Bellator’s fourth season kicked off last Saturday with the welterweights in the promotion’s season opener, Bellator 35. This week at Bellator 36, it’s the lightweights’ turn. Eight men will compete for a chance to challenge current champion Eddie Alvarez for the 155-pound belt.
Bellator heads to Shreveport, La., for the lightweight tournament’s quarterfinal round. The action airs live on MTV2 beginning at 9 p.m. ET.
Rather than just previewing one night’s worth of action in the tournament, we’re going to preview the entire bracket. So, let’s get started.
“Razor” Rob McCullough (19-6) is a former WEC lightweight champion who also has a decorated past as a Muay Thai fighter. The veteran fighter has competed against the likes of Jamie Varner, Donald Cerrone and Josh Thomson, though he was on the losing end in all of those encounters. Since dropping the WEC belt to Varner, “Razor” has gone 4-2, including wins in his last two outings under the Tachi Palace Fights banner.
Patricky “Pitbull” Freire (7-1) is the older brother of Season 2 featherweight tournament finalist Patricio “Pitbull” Freire. The Team Nogueira fighter’s lone defeat came at the hands of UFC veteran Willamy “Chiquerim” Freire via unanimous decision. The five-year veteran is currently riding a three-fight winning streak.
Carey Vanier (10-3) competed in Bellator’s Season 2 lightweight tournament, advancing to the semifinals before losing to Toby Imada. He has since defeated UFC veteran Rich Clementi in non-tourney action. The NCAA Division III All-American wrestler recently moved to Albuquerque to train under the tutelage of Greg Jackson.
Lloyd “Cupcake” Woodard (10-0) has only been fighting professionally for a couple of years, but he already has a solid resume. The former high school wrestler has defeated veterans Ryan Healy and Alonzo Martinez, and has stopped eight of his 10 foes. The Montana native trains out of the Dog Pound Fight Team, but has also spent time as a sparring partner for UFC veteran Jeremy Stephens.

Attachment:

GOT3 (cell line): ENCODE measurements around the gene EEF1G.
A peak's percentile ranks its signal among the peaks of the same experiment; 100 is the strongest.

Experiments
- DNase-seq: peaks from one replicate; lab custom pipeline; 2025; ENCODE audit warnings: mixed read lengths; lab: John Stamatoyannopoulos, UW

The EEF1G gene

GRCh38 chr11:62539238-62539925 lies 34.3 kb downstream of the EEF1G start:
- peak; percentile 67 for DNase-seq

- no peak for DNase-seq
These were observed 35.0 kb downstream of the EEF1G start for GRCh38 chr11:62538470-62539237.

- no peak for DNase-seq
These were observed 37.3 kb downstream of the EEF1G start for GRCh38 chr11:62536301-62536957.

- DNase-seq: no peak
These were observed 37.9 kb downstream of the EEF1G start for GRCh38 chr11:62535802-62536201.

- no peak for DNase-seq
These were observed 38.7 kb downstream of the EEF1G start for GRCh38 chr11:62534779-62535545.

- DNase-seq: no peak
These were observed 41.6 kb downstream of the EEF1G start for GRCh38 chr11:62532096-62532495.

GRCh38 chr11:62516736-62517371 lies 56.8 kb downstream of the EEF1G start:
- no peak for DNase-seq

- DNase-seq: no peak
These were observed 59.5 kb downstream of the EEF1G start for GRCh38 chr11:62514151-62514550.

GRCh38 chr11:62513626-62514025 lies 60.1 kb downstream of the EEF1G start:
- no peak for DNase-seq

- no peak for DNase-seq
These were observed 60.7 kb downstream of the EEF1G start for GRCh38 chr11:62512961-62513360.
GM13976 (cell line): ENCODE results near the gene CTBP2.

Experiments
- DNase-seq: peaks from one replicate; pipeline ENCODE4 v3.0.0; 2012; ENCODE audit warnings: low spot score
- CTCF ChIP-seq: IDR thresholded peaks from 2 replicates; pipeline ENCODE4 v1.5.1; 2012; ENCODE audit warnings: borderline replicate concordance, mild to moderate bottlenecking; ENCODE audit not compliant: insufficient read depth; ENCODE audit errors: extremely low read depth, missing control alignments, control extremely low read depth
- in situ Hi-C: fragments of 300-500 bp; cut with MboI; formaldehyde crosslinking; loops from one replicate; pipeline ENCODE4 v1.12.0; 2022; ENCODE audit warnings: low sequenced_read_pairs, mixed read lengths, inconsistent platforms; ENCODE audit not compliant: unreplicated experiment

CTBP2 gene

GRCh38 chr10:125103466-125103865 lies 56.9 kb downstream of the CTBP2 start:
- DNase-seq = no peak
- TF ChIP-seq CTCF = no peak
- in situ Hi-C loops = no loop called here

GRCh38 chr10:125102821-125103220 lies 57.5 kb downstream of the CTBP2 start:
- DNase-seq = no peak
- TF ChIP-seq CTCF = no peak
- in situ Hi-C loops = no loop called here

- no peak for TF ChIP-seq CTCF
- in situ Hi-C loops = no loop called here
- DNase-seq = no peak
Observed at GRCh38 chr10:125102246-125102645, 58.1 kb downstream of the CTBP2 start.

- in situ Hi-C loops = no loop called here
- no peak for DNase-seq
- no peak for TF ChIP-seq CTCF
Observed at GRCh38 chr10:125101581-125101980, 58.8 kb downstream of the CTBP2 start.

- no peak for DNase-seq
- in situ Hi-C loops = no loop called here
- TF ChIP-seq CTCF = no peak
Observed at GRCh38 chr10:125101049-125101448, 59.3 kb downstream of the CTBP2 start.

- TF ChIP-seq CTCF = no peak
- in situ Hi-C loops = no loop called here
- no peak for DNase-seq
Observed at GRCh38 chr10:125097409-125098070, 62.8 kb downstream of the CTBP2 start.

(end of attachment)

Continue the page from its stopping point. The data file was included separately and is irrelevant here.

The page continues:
Marcin Held (10-1) is only 19-years-old, but already has more than two years of professional MMA experience under his belt. The Polish fighter won his first eight fights before tasting defeat. He has bounced back from his lone loss to add two more wins to his record, including an injury TKO of Pride veteran Jean Silva. The Gracie Barra Bastion Tychy fighter is a brown belt in Brazilian jiu-jitsu and has won numerous grappling and jiu-jitsu competitions in Poland.
Michael Chandler (5-0) might only have five professional fights, but he’s no stranger to the sport’s larger stages. He has twice emerged victorious under the Strikeforce banner and has already notched two wins inside the Bellator cage. The Xtreme Couture fighter is a one-time NCAA Division I All-American wrestler who served as a team captain of the wrestling team at the University of Missouri.
Toby Imada (28-15) is no stranger to the Bellator lightweight tournament. In addition to his highlight reel inverted triangle choke against Jorge Masvidal, Imada has made his name under the Bellator banner by twice advancing to the lightweight tournament finals. He was unsuccessful in both bouts, losing to Eddie Alvarez in the inaugural lightweight tourney and to Pat Curran in his second time through the bracket. Imada has posted one win outside of Bellator since the loss to Curran. The black belt judoka trains out of the Throwdown Elite Training Center.